Bank market power, asset liquidity and funding liquidity

International evidence

Research output: Contribution to journalArticleResearchpeer-review

1 Citation (Scopus)

Abstract

Our investigation of the association between bank market power and liquidity in 101 countries reveals that a bank's initial gains of market power lead to increases in bank liquidity, but does so at a diminishing rate. Beyond an empirically determined threshold, further increases in market power are inversely associated with bank liquidity. From a cross-sectional viewpoint, banks that lack market power hold more liquid assets and are net lenders in the interbank market. In contrast, dominant banks hold less liquid assets and are net interbank borrowers. For a given level of market power, ceteris paribus, developed nation banks hold less asset liquidity and obtain more interbank funding liquidity than their developing country peers. These results remain equally relevant during the 2007–2009 global financial crisis (GFC).

Original languageEnglish
Pages (from-to)23-38
Number of pages16
JournalInternational Review of Financial Analysis
Volume54
DOIs
Publication statusPublished - 1 Nov 2017

Keywords

  • Asset liquidity
  • Funding liquidity
  • Lerner index
  • Market power
  • Net stable funding ratio

Cite this

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title = "Bank market power, asset liquidity and funding liquidity: International evidence",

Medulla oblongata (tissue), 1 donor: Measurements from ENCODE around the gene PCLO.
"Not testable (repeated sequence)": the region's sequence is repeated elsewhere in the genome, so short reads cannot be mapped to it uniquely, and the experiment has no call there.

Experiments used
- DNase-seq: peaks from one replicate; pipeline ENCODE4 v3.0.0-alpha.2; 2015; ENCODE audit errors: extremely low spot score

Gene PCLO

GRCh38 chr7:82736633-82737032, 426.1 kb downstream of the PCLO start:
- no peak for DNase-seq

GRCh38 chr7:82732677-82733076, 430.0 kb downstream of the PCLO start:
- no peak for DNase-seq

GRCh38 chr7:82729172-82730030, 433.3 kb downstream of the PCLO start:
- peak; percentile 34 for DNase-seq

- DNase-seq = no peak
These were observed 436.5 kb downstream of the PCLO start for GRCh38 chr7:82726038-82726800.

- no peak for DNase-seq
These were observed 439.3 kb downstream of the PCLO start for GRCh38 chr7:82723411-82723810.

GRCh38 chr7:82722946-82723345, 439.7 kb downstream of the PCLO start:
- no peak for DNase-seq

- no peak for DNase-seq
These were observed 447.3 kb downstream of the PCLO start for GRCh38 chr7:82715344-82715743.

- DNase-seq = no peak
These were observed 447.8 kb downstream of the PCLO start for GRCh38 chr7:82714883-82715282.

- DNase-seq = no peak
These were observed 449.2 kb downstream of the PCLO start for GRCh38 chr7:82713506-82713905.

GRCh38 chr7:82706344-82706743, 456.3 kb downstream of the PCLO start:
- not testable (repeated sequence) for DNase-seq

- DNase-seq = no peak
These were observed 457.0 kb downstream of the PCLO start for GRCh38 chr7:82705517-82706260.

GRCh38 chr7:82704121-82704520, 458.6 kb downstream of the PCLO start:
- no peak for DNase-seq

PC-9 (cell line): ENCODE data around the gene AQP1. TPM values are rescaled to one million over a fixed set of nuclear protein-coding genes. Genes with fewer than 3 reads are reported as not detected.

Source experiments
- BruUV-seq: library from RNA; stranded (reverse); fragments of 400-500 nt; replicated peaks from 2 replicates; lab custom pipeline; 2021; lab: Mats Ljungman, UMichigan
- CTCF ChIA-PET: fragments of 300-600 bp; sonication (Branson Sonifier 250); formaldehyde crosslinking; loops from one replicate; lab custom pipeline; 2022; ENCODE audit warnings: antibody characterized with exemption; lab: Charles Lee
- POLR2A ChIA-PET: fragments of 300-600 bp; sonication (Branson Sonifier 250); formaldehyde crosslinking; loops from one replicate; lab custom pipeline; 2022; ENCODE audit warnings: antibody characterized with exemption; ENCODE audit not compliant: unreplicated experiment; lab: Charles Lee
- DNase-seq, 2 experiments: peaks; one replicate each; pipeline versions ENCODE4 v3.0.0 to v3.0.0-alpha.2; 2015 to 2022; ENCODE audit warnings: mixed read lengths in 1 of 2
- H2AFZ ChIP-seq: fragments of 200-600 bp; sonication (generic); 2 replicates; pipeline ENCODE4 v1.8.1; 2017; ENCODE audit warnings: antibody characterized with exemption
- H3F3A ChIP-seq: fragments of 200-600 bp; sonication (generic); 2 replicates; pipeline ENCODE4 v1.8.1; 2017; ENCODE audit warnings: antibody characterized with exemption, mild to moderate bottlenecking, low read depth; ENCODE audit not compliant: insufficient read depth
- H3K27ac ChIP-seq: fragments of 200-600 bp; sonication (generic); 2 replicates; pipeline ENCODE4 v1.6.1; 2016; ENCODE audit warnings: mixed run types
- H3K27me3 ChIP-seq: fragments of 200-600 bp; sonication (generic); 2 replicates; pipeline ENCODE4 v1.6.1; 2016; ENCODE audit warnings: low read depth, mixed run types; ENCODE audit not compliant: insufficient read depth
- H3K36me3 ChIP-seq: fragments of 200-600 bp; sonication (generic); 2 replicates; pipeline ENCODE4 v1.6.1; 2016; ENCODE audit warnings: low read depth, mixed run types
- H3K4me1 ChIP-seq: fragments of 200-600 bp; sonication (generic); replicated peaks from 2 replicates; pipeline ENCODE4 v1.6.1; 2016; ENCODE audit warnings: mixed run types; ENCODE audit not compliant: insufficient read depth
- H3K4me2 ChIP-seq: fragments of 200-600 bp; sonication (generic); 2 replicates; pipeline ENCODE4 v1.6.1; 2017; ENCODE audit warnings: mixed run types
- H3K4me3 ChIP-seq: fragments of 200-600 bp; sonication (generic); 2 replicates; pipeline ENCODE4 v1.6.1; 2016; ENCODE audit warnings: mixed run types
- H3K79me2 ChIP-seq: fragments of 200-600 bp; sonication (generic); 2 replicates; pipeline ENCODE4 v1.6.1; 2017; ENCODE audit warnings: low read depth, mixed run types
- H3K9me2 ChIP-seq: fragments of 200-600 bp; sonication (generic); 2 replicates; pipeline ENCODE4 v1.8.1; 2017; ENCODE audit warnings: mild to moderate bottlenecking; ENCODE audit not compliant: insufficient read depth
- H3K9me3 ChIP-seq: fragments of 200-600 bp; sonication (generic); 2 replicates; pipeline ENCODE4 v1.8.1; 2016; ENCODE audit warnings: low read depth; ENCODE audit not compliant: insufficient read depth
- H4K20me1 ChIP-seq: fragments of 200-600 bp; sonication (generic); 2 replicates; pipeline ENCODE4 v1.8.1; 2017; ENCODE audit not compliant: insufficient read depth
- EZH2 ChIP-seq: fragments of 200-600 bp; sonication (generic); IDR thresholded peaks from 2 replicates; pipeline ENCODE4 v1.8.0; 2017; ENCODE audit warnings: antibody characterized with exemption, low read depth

abstract = "Our investigation of the association between bank market power and liquidity in 101 countries reveals that a bank's initial gains of market power lead to increases in bank liquidity, but does so at a diminishing rate. Beyond an empirically determined threshold, further increases in market power are inversely associated with bank liquidity. From a cross-sectional viewpoint, banks that lack market power hold more liquid assets and are net lenders in the interbank market. In contrast, dominant banks hold less liquid assets and are net interbank borrowers. For a given level of market power, ceteris paribus, developed nation banks hold less asset liquidity and obtain more interbank funding liquidity than their developing country peers. These results remain equally relevant during the 2007–2009 global financial crisis (GFC).",
keywords = "Asset liquidity, Funding liquidity, Lerner index, Market power, Net stable funding ratio",
author = "My Nguyen and Shrimal Perera and Michael Skully",
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Bank market power, asset liquidity and funding liquidity : International evidence. / Nguyen, My; Perera, Shrimal; Skully, Michael.

In: International Review of Financial Analysis, Vol. 54, 01.11.2017, p. 23-38.

Research output: Contribution to journalArticleResearchpeer-review

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AB - Our investigation of the association between bank market power and liquidity in 101 countries reveals that a bank's initial gains of market power lead to increases in bank liquidity, but does so at a diminishing rate. Beyond an empirically determined threshold, further increases in market power are inversely associated with bank liquidity. From a cross-sectional viewpoint, banks that lack market power hold more liquid assets and are net lenders in the interbank market. In contrast, dominant banks hold less liquid assets and are net interbank borrowers. For a given level of market power, ceteris paribus, developed nation banks hold less asset liquidity and obtain more interbank funding liquidity than their developing country peers. These results remain equally relevant during the 2007–2009 global financial crisis (GFC).

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